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71 A B Fig ure 4 1 SEM scan of a P. insularum shell. ( A ) A long the margin of the shell. Two distinct crystal morphologies were present: the acicular habit of the aragonite and a spherule crystal thought to be vaterite. Image ( B ) may have captured the recrystalizati on of these spherules further up the shell (~5 mm)

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72 A B Figure 4 2. Comparison of the oxygen isotopic profiles of shells collected on the same dates from Newnans (NLL) and Verona (LVL). Some of the shell pairs followed similar patterns (LVL011 and 012 ; NLL 011 and 012), others were offset from one another (LVL 001 and 002; NLL 023 and 024).

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73 C D Figure 4 2. Continued

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74 CONCLUSION S Oxygen isotopic variations in shells were used to determine the ages and growth rates of freshwater bivalves and gastr opods ( Cespuglio et al., 1999, Jones et al., 1983, Krantz et al., 1984). In this study of exotic Pomacea insularum in Florida lakes, temperature was the primary environmental variable controlling 18 O changes in shells. Most of the 18 O aragonite profiles showed a strong seasonal signal, with defined maxima and minima. The age and seasonal growth patterns of the snails were inferred by counting the number of isotope peaks and troughs that approximat ed the expected range of values. Of the 22 snails measured, 8 lived <1 year, 10 lived ~1 year, and 1 lived between 2 and 3 years; three of the samples yielded ambiguous results. P. insularum is capable of rapidly reaching a large size in Florida lakes. It can In Lakes Verona and Tulane, growth occurred primarily in winter. In Newnans Lake, growth occurred more evenly through all seasons. The canal in Newnans Lake was prone to dramatic temperature fluctuations, even on a daily basis. This may explain why the oxygen isotopic signature was highly variable within a single shell and across multiple individuals that lived at the same time. Variability was also detected in snails from Lakes Verona and Tulane samples, but was not nearly as extreme. Carbonate samples taken along the growth margins of individual shells showed high 18 O variability. Reconstructing annual temperature range by high resolution measurement of 18 O in P. insularum shells, or determining season of death, using the 18 O from the shell lip, will be confounded by isotopic offsets, which were identified in thi s study of modern snails.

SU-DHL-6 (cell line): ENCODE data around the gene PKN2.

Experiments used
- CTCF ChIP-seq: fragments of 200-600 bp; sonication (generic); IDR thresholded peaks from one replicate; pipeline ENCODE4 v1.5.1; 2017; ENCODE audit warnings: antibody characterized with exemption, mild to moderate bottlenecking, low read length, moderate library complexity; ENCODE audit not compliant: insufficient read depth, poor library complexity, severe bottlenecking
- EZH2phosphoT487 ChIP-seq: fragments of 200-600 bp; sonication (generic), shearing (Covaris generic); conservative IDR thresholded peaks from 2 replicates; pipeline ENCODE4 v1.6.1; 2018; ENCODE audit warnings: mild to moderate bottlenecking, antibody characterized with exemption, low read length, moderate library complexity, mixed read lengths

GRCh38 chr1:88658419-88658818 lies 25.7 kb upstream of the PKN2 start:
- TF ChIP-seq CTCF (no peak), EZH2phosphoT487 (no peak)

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79 BIOGRAPHICAL SKETCH Thomas Arnold was raised in Lancaster County, the heart of Pennsylvania Du tch Country. His life has been marked by a series of fortunate events which resulted in: starring roles in off Broadway productions, mentoring at risk youth, and competing in the world rock, paper, scissors championship. He majored in Archaeological Scienc e s at Pennsylvania State Un iversity. Shortly thereafter, he served as a resident paleontologist at the Mammoth Site in Hot Springs, South Dakota. Traveling the world and meeting new people is my passion. In between his studies he has been fortunate enough to visit twenty two countries, across four continents.